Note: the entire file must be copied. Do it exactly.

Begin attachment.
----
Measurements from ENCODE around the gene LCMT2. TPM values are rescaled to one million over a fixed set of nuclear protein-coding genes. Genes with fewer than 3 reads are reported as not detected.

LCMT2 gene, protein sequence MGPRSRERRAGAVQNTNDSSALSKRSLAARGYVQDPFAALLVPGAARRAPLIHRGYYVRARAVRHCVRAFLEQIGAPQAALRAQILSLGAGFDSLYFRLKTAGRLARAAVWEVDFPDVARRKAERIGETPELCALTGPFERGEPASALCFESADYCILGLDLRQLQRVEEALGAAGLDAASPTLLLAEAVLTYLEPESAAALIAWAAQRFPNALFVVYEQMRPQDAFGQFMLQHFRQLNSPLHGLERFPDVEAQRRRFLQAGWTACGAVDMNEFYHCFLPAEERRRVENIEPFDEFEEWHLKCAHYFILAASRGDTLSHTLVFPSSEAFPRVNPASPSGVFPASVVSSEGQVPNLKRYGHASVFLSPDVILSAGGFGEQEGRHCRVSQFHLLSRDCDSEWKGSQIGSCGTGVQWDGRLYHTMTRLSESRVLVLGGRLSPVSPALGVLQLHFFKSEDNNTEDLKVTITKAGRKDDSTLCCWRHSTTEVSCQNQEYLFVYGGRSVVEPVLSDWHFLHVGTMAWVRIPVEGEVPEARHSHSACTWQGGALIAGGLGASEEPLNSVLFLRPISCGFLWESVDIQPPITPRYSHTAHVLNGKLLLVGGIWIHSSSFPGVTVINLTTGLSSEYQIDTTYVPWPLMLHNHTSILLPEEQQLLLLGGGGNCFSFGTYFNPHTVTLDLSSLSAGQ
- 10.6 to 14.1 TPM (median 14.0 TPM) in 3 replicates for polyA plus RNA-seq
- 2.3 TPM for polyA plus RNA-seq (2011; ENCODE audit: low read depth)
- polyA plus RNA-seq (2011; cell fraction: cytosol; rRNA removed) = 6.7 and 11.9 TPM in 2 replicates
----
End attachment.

Measurements from ENCODE around the gene LCMT2. TPM values are rescaled to one million over a fixed set of nuclear protein-coding genes. Genes with fewer than 3 reads are reported as not detected.

LCMT2 gene, protein sequence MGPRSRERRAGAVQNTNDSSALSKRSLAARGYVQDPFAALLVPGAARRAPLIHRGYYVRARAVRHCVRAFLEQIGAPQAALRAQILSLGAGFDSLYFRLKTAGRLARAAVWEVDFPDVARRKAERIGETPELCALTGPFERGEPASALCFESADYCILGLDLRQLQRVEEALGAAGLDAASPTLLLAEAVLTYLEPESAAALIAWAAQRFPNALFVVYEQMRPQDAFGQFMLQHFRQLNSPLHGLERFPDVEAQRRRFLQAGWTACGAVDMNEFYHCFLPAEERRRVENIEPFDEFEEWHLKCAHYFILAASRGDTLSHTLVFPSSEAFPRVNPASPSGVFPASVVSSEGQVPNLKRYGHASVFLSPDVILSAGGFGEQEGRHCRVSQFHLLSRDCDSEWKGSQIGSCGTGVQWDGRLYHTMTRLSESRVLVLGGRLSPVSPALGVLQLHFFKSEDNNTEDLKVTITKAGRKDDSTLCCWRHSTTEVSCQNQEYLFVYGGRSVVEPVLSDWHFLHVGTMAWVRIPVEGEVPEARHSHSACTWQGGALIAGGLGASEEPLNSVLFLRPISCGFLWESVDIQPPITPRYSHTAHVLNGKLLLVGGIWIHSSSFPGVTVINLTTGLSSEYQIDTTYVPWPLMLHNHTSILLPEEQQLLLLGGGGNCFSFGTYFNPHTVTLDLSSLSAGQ
- 10.6 to 14.1 TPM (median 14.0 TPM) in 3 replicates for polyA plus RNA-seq
- 2.3 TPM for polyA plus RNA-seq (2011; ENCODE audit: low read depth)
- polyA plus RNA-seq (2011; cell fraction: cytosol; rRNA removed) = 6.7 and 11.9 TPM in 2 replicates